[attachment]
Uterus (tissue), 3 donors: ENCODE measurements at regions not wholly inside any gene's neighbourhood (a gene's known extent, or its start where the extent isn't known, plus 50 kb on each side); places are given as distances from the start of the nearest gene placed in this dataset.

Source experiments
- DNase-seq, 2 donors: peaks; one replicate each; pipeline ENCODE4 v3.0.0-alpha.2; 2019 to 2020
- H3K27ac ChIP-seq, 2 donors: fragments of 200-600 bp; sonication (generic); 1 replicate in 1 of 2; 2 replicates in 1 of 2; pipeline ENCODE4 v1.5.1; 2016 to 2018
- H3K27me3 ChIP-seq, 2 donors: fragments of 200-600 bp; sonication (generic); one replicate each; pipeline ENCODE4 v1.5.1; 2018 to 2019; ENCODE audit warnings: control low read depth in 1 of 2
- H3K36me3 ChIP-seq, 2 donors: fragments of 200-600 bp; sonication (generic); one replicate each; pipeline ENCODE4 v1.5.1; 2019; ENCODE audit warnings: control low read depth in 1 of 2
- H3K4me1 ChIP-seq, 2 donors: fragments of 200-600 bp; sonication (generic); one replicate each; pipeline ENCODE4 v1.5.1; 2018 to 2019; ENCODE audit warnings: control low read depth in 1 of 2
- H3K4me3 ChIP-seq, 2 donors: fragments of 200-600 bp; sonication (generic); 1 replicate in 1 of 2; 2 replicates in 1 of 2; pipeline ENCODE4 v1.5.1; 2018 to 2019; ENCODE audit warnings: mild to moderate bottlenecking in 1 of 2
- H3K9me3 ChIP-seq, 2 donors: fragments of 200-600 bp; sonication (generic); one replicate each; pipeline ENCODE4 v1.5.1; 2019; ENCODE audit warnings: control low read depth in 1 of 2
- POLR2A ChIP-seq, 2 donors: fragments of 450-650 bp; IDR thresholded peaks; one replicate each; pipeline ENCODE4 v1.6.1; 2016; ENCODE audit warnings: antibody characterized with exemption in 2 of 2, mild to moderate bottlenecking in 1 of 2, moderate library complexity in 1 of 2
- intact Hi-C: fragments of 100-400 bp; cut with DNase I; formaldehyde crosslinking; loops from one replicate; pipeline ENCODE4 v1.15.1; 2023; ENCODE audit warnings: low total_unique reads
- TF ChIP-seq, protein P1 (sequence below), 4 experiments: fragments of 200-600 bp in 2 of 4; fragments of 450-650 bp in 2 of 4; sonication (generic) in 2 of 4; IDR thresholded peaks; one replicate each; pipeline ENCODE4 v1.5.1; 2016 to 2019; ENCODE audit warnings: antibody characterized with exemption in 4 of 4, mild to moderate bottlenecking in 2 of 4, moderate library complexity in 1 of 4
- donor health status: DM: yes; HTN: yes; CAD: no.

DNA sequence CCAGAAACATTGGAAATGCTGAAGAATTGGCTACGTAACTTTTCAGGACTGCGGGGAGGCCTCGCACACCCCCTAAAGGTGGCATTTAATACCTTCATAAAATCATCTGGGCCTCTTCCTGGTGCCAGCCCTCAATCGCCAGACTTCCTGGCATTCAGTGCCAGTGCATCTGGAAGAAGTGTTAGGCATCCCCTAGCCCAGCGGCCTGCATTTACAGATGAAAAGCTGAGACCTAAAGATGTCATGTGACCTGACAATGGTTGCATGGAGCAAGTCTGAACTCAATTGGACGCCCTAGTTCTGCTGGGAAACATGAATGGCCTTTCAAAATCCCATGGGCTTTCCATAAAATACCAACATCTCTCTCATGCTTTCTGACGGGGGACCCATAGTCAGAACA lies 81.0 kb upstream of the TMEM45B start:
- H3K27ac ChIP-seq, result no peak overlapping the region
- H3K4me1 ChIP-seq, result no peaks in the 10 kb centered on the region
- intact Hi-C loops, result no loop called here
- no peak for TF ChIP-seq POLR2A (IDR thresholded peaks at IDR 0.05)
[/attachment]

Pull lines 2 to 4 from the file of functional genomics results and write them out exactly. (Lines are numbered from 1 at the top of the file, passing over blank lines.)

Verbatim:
Source experiments
- DNase-seq, 2 donors: peaks; one replicate each; pipeline ENCODE4 v3.0.0-alpha.2; 2019 to 2020
- H3K27ac ChIP-seq, 2 donors: fragments of 200-600 bp; sonication (generic); 1 replicate in 1 of 2; 2 replicates in 1 of 2; pipeline ENCODE4 v1.5.1; 2016 to 2018